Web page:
Proposed Intervenors argue that the delay is attributable to Plaintiffs' failure to name them as Defendants. (Intervenors' Mem. at 4.) This argument is circular. Moreover, as discussed below, there is a simple explanation for Plaintiffs' failure to name Proposed Intervenors as two of the John Doe "common control" Defendants: Plaintiffs do not regard Proposed Intervenors as such.

Finding the application untimely, I need not address the other prongs of the test for intervention as of right.

Second, Proposed Intervenors ask the Court to grant permission to intervene under Rule 24(b). (Intervenors' Mem. at 5-6.) But permissive intervention here would unduly delay and prejudice the adjudication of the original parties' rights because the parties have completed discovery and Plaintiffs have already moved for summary judgment. "[W]here a grant of a motion to intervene would require further discovery, a court may properly deny the motion" for prejudicing the existing parties due to delay. John Wiley & Sons, Inc. v. Book Dog Books, LLC, 315 F.R.D. 169, 173 (S.D.N.Y. 2016). Plaintiffs contend that they will request discovery from Proposed Intervenors on assets, transfers, tax returns, financial statements, employees, and relationships with Defendants. (Ps' Opp. at 4.) Accordingly, Proposed Intervenors' motion to intervene is denied.

Proposed Intervenors' motion under 24(b) is also untimely for the reasons stated above. See John Wiley & Sons, 315 F.R.D. at 175 ("The issue of timeliness is evaluated according to the same criteria whether intervention is sought as of right or permissively.") (citing NAACP v. New York, 413 U.S. 345, 365 (1973) ("Whether intervention be claimed as of right or as permissive . . . the court where the action is pending must first be satisfied as to timeliness.")). Further, for reasons discussed below, denial of intervention will not harm Proposed Intervenors' interests.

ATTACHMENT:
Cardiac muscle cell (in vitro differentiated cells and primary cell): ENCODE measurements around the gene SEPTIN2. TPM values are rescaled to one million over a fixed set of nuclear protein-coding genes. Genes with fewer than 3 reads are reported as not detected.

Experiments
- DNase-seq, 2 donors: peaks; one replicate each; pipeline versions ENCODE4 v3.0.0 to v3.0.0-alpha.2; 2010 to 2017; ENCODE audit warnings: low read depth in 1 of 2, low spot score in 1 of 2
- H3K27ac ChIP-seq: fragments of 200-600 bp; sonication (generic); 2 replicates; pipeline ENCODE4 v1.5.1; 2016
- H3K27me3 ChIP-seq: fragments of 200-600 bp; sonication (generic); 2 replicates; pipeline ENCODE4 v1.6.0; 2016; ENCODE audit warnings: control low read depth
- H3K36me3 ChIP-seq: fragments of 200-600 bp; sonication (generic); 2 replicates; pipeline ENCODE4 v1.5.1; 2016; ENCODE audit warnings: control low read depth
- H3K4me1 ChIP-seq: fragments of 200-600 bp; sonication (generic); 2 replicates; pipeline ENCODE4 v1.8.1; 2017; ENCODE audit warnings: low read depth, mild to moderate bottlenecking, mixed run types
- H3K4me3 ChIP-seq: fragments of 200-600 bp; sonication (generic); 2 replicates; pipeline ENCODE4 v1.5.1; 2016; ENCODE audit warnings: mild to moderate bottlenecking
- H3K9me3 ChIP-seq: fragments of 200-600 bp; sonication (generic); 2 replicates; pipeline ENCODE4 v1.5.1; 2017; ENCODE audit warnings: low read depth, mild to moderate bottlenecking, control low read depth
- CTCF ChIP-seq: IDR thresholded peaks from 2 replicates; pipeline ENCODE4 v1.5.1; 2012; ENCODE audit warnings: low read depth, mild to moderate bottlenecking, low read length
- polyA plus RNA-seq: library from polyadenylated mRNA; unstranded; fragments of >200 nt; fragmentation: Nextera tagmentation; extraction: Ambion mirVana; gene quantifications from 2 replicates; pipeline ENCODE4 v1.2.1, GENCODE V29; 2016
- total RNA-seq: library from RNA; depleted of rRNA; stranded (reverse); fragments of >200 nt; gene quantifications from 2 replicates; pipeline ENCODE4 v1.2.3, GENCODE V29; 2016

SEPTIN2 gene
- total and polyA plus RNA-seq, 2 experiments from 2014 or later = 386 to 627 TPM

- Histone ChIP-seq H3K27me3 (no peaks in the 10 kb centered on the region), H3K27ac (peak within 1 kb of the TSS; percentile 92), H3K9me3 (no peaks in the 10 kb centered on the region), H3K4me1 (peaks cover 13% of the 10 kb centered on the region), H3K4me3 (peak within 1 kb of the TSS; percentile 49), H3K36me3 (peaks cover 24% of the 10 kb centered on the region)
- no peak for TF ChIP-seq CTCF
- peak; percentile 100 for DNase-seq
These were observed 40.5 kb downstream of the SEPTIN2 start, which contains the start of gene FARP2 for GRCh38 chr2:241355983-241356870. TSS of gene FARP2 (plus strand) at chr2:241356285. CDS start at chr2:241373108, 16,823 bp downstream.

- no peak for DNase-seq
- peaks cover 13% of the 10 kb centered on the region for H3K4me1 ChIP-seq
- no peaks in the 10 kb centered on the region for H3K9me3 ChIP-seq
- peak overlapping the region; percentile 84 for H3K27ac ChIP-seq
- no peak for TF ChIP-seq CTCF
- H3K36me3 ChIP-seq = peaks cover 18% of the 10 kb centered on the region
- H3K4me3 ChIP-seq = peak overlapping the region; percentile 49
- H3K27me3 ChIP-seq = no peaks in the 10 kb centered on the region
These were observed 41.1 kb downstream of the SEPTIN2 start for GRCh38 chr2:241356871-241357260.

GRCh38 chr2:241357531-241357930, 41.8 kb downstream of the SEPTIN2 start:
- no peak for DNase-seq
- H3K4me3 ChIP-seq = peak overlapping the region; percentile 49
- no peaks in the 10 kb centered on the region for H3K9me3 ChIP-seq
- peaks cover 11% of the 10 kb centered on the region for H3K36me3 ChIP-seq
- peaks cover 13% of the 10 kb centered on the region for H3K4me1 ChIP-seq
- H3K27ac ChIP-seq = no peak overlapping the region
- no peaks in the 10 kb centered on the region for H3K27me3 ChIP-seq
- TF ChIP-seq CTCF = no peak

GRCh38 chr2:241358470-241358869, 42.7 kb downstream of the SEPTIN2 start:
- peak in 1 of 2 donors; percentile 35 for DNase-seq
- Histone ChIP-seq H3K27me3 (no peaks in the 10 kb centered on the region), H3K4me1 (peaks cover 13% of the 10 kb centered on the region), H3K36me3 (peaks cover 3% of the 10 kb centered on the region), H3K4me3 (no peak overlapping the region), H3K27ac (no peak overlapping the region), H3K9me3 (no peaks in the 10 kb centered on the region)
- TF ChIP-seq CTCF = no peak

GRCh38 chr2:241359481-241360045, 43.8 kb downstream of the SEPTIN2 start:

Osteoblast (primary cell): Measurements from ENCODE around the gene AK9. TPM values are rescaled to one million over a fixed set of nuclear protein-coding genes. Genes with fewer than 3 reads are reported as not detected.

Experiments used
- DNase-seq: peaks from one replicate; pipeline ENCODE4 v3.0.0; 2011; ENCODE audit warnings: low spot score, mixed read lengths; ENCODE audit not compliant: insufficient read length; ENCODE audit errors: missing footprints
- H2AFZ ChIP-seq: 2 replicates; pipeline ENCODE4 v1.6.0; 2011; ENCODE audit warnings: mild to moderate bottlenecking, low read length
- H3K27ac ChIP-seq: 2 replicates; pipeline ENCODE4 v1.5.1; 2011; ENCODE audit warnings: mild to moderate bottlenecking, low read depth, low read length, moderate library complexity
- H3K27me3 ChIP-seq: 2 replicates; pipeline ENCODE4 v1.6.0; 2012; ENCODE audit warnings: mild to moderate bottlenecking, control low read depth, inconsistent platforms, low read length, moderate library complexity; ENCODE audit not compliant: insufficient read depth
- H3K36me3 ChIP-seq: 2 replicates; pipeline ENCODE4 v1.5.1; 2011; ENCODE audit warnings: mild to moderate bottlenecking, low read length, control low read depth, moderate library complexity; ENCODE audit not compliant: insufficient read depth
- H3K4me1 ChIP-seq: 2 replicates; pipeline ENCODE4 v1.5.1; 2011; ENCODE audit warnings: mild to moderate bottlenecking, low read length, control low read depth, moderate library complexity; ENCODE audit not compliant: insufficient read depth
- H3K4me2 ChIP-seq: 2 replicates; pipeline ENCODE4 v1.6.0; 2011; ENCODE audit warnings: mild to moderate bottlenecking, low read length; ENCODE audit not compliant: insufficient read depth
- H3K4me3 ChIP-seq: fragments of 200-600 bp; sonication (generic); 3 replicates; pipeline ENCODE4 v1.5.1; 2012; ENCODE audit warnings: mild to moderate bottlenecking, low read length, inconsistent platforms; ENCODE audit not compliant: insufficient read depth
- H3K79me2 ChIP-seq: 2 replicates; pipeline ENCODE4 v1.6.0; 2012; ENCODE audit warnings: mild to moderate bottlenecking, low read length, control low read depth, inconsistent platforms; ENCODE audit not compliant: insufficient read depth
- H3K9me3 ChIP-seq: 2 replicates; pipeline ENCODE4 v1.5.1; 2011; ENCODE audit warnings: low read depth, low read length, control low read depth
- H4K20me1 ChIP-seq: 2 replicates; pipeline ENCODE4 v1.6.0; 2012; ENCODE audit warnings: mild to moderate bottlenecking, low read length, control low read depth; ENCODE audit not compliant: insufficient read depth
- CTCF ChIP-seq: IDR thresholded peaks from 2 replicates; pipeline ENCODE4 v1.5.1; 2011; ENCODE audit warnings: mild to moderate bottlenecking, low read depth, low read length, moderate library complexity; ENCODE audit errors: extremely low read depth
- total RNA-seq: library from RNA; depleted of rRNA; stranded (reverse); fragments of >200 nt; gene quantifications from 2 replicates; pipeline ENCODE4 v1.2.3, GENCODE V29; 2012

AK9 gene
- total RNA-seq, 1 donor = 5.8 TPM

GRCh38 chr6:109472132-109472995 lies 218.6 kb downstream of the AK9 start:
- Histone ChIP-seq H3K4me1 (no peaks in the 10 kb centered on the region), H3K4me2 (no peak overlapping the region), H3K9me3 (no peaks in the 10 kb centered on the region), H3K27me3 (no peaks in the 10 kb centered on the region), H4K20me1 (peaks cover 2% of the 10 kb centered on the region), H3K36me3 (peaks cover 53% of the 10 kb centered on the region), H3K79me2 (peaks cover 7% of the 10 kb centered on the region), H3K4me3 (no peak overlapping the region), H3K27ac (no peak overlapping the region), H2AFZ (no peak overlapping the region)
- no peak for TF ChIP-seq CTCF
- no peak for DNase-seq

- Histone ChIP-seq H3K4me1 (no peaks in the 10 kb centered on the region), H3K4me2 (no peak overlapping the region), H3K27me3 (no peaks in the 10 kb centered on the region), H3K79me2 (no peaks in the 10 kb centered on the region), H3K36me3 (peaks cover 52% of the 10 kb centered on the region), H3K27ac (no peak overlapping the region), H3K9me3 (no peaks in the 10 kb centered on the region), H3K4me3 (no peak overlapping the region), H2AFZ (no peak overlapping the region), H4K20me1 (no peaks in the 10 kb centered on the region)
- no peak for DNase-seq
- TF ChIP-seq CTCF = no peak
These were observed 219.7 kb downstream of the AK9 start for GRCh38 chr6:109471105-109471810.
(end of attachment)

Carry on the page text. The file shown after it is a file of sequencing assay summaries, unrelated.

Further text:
Third, Proposed Intervenors seek leave to join as defendants. But they are neither necessary nor proper parties. (Intervenors' Mem. at 6-7.) Under Rule 19, "necessary parties . . . are only those parties whose ability to protect their interests would be impaired because of that party's absence from the litigation." Fed. Ins. Co. v. SafeNet, Inc., 758 F. Supp. 2d 251, 258 (S.D.N.Y. 2010) (emphasis in original) (internal quotation marks omitted). Proposed Intervenors assert that they have an interest in this action because "Plaintiff alleges that 'Defendant John Does 1-10 are jointly and severally liable for the total amount of Defendant Fireservice's withdrawal liability, interest, liquidated damages, and attorneys' fees and costs,'" and they are John Does. (Intervenors' Mem. at 4 (quoting Compl. ¶ 38).) This position is flawed, however, because Plaintiffs make no such allegation. In their third claim, Plaintiffs seek to hold liable trades or businesses that "are, and at all relevant times were, trades or businesses under common control" with Fireservice. (Compl. ¶ 37 (emphasis added).) But they have not alleged that Proposed Intervenors are such entities.